McKay Today helps connect you to your former classmates and teachers.
NEIL J. FLINDERS
Neil J. Flinders, emeritus McKay School professor and author, has written, “That which transcends mortality is that which is of greatest worth.” He has spent the major part of his life in the field of education, teaching and demonstrating the concept that divine revelation can and should be a frame for reason if we want the best kind of education. His doctoral dissertation and one of his books, Teach the Children: An Agency Approach to Education, illustrate that point. He further states that we can be a valid witness only to the truths that we strive to live.
Born in Ogden, Utah, he was reared on a farm by loving, hard-working parents struggling through the demanding life of the Great Depression. After graduating from high school, Flinders attended Weber College for two years and served a stake and later a full-time mission. After his mission he transferred to BYU, but the Korean War interrupted his schooling. For over a year he served in Korea with the U.S. Army Medical Corp. Back at BYU he met and married Joan Robertson.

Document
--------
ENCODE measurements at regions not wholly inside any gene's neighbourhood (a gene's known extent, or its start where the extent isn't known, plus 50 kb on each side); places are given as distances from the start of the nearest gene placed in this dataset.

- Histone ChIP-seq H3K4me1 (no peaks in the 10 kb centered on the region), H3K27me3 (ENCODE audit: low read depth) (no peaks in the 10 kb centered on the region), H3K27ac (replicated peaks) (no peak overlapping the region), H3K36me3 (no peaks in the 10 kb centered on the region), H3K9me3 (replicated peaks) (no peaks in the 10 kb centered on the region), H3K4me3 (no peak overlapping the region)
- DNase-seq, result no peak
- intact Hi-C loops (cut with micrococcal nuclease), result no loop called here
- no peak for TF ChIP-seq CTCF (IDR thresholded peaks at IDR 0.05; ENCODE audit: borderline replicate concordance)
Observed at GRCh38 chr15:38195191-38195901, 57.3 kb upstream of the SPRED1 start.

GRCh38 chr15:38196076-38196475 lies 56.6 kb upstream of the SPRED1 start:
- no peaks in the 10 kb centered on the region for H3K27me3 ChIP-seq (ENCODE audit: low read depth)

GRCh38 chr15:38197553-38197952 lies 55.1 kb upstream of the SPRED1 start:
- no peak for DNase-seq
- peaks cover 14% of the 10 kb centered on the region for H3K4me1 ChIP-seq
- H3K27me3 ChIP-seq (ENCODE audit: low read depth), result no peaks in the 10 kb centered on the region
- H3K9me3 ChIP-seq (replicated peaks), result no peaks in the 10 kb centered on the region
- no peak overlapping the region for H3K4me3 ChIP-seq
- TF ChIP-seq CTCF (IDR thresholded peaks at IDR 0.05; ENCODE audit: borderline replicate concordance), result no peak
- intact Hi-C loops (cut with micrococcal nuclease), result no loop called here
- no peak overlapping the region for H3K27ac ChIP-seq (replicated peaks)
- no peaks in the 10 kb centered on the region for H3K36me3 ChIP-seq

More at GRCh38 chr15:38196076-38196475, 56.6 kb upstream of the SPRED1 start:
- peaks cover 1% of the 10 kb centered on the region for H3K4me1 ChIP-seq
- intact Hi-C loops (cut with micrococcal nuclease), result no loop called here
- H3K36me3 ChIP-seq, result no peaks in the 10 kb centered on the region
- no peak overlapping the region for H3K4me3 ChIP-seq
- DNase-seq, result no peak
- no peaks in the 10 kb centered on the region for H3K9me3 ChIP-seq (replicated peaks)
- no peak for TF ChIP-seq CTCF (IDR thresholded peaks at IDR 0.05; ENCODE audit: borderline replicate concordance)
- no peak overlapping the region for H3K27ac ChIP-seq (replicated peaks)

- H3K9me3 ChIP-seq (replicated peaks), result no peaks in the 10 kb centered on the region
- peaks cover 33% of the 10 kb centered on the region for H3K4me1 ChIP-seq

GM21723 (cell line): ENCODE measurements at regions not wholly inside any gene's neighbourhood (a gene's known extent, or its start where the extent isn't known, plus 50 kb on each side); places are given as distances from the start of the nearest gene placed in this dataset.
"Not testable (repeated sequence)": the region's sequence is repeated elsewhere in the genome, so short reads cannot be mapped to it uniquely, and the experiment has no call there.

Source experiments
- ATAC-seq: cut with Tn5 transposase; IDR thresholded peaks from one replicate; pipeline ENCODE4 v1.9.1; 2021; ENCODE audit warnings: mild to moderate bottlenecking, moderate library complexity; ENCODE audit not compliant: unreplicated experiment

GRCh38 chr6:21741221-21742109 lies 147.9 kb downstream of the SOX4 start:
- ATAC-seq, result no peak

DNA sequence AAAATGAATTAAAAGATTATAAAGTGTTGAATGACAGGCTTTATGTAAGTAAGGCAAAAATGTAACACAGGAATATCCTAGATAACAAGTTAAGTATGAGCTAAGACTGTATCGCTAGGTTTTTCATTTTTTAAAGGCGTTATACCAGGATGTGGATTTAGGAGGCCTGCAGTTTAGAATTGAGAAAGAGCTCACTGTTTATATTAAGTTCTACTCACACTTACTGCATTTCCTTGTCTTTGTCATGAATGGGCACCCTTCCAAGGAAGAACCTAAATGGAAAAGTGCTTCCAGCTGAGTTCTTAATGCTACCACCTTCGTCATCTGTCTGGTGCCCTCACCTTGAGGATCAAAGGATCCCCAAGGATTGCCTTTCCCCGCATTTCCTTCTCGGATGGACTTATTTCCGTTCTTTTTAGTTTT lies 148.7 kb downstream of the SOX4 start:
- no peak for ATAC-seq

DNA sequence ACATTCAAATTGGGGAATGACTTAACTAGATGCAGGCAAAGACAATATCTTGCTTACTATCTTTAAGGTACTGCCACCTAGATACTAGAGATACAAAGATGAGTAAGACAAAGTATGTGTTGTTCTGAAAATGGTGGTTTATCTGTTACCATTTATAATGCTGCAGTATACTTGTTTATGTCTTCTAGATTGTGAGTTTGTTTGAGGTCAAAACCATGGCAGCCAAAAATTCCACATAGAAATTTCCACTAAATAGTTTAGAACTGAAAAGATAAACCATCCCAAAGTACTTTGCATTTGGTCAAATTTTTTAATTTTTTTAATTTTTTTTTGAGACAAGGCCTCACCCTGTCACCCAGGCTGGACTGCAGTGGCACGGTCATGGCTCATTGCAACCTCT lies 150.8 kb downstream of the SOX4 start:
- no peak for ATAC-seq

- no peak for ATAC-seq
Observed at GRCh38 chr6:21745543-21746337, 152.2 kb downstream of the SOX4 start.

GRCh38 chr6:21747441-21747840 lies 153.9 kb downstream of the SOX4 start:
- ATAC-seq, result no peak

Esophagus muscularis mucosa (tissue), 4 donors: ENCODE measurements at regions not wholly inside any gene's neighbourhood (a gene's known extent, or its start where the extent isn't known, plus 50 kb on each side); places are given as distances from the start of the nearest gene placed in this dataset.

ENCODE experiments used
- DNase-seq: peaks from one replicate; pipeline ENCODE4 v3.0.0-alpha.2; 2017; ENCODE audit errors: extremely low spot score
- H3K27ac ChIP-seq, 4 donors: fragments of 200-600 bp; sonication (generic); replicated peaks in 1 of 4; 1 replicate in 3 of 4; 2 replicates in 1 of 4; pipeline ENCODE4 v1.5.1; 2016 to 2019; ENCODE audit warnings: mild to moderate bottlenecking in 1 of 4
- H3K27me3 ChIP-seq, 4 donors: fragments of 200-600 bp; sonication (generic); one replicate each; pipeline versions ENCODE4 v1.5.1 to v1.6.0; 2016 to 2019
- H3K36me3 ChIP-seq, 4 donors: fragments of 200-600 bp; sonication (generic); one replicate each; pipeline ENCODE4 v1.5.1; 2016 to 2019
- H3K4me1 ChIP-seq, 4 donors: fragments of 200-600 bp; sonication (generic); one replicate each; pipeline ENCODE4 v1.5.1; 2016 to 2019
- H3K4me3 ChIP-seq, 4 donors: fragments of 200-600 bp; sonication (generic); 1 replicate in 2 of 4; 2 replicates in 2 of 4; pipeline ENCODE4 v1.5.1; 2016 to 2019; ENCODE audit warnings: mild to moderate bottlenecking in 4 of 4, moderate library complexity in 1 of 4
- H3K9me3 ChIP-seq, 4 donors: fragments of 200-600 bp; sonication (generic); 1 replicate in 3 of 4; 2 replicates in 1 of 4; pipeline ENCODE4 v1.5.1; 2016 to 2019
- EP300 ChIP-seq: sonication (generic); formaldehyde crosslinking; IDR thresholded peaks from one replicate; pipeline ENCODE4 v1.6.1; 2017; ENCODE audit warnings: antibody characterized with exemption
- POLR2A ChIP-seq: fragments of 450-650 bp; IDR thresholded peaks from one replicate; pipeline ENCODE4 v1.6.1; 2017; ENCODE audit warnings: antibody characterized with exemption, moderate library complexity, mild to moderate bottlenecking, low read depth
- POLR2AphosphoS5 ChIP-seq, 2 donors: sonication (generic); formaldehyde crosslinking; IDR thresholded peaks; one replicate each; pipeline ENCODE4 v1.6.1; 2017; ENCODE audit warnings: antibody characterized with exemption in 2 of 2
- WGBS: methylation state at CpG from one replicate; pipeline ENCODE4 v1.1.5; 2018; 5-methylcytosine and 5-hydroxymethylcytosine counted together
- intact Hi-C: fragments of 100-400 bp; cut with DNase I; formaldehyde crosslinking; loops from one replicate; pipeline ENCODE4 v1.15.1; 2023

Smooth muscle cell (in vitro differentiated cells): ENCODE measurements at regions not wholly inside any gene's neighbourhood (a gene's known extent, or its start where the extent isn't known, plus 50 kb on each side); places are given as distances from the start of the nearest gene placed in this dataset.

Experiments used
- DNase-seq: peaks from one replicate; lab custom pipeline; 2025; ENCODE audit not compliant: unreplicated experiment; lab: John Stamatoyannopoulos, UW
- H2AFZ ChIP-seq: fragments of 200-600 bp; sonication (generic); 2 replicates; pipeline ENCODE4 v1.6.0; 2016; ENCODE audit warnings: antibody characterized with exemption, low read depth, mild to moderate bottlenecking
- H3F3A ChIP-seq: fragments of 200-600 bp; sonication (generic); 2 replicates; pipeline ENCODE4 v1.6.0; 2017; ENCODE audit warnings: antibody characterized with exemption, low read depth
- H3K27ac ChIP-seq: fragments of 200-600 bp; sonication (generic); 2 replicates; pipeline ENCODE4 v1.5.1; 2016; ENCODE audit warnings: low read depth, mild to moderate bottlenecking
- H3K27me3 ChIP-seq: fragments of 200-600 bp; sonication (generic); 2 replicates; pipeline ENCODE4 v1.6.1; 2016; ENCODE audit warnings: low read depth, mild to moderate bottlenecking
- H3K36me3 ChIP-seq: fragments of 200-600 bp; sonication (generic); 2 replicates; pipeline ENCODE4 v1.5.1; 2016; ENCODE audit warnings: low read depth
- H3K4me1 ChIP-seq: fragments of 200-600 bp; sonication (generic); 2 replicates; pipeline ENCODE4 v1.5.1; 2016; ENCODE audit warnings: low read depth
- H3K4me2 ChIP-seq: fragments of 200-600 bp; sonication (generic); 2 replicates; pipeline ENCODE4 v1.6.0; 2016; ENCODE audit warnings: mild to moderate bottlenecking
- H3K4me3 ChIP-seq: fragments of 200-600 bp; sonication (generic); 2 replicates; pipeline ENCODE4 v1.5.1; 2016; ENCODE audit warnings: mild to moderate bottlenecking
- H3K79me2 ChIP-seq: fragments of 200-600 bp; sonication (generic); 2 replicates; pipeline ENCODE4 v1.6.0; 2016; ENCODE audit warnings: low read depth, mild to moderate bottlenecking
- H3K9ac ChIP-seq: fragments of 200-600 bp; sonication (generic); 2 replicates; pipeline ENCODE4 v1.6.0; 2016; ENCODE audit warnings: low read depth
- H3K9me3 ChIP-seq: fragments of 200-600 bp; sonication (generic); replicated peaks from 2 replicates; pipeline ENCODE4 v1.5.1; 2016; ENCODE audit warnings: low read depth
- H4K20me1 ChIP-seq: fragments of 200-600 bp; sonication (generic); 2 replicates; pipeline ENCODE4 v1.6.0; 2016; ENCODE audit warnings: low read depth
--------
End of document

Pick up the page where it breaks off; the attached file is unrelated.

Flinders thought a lot about life and priorities during his mission and army service. He felt a strong affinity to the gospel and to education and decided he would enter the seminary and institute program. One of his heroes was David O. McKay, who became a major influence in shaping his ideas on education.
At BYU Flinders trained under Boyd K. Packer and others to become a seminary teacher and teacher trainer. His first assignment was in the Utah Uintah Basin. Every summer he returned to BYU for more training, eventually earning both his master’s and doctorate degrees. His career and opportunities changed as the Church Educational System (CES) grew. For one decade of his 19 years with CES he served as director of research under Neal A. Maxwell and Joe J. Christensen in Salt Lake City.
In the 1970s Flinders transferred to BYU, where he spent the next 19 years researching and teaching courses on foundations of teaching. To answer the question “Can two teaching programs—religious and secular—be combined and teachers trained for both?” he helped develop the courses Religion and Education 491 and 492 and initiated the Laying the Foundations Symposium. He also researched and published with Paul Wangemann the basis of a Hebrew psychology for educators of the latter days. During this time he also served as president of the Far Western Philosophy of Education Society. He retired in 1998.